Over the past few months, I’ve sadly had to write a fair few sympathy cards and attend a handful of funerals. This has got me thinking about the language we use to express our condolences and whether there are ever enough words – or the right words – to express our feelings.
When writing a card for a grieving person it is really hard to know what to say when faced with a blank card. (This is after you’ve spent a long time agonising over which card to choose in the first place.) I found it even harder to express my sympathies when writing cards for people I was close to (my best friend and a relative). Do you keep it short and simple and risk coming across as unfeeling? Or do you write spontaneously with great feeling about a memory shared, risking a condolence card turning into some great rambling text with no natural place to stop?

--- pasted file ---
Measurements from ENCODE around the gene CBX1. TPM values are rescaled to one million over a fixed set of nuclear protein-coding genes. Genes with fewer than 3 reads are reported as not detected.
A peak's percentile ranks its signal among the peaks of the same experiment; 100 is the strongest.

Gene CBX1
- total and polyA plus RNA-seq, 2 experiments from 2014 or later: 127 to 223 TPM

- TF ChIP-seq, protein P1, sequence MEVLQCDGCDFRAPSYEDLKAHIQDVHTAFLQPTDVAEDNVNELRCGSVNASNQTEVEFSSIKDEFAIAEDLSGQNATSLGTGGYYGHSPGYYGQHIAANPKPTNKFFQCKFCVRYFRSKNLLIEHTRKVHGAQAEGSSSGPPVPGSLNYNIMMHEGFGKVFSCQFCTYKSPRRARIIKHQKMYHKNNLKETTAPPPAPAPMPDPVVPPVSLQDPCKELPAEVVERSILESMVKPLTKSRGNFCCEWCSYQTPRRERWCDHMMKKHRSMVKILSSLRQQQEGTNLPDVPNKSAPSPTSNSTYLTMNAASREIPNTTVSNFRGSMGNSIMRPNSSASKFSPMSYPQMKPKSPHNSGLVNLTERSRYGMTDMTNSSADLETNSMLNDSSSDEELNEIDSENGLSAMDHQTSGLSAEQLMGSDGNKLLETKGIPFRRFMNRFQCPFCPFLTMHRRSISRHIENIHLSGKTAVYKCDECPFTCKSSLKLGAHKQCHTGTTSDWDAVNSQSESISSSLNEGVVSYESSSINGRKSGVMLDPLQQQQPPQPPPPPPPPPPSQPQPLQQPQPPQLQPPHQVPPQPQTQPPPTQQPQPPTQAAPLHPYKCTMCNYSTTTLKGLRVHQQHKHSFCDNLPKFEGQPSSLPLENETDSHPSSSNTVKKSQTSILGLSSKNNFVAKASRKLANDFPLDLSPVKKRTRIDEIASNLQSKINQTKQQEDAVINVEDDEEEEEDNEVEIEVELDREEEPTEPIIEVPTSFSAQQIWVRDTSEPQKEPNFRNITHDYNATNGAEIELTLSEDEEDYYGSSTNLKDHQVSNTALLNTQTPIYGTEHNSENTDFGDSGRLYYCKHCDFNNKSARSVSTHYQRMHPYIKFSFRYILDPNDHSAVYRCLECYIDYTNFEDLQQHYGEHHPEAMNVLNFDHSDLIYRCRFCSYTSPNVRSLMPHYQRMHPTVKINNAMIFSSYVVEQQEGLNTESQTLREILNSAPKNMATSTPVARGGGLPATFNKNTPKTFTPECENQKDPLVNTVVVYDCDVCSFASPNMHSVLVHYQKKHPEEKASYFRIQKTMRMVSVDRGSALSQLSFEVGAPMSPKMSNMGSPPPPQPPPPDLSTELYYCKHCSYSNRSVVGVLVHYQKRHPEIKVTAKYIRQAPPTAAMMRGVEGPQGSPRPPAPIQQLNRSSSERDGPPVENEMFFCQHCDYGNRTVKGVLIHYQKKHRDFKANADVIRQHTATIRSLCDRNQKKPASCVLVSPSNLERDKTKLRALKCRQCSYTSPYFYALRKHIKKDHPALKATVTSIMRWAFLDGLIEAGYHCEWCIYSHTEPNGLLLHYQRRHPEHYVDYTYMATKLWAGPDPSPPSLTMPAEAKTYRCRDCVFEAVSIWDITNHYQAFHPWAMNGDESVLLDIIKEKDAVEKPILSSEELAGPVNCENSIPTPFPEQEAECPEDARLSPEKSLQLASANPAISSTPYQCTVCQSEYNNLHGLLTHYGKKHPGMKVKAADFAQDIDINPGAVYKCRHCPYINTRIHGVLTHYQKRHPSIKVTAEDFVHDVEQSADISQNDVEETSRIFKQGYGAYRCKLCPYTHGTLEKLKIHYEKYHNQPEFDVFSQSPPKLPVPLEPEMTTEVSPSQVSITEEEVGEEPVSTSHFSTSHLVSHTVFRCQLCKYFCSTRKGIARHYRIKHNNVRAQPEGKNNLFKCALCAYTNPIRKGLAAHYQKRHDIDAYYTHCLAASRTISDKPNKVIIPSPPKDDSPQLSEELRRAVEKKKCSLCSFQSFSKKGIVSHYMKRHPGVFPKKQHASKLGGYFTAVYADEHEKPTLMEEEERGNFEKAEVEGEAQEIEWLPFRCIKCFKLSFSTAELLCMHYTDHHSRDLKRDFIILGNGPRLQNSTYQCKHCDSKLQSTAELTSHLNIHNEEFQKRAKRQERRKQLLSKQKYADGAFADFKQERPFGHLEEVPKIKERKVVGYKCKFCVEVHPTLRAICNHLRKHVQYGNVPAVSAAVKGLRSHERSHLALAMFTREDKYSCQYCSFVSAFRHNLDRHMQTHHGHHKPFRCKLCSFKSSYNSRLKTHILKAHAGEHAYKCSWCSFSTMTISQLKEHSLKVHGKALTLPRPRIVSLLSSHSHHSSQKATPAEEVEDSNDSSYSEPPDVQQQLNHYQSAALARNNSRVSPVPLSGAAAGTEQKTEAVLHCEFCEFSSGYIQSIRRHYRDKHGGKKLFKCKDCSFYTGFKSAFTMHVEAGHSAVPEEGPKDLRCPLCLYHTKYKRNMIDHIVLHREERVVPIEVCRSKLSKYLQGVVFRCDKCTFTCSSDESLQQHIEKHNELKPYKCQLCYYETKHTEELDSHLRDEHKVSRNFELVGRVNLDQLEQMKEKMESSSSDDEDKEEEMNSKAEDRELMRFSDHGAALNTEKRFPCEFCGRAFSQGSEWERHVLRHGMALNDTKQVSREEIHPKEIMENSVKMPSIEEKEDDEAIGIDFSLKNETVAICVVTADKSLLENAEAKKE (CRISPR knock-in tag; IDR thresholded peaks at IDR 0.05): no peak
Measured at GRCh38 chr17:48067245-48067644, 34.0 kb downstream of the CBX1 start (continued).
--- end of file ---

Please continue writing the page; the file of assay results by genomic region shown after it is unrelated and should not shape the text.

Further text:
Knowing how to talk to someone after they’ve experienced the death of a loved one is also hard. According to Cruse, the leading national charity for bereaved people in England, Wales and Northern Ireland, we should encourage the bereaved person to talk to us and really listen to them. Phone calls, emails and visits are all positive things we can do to help. It would appear, then, that conversations are “good things”.
Conversely we should not avoid the person who is grieving for fear of “saying the wrong thing”. They may dearly wish to talk about and remember the person they have lost. That said, Cruse advises that we should definitely not use clichés like “I understand how you feel” or “time heals”.
I guess there is no “right” or “wrong” way to write or talk to people who are grieving, provided that we are sincere, sympathetic and kind in our choice of words.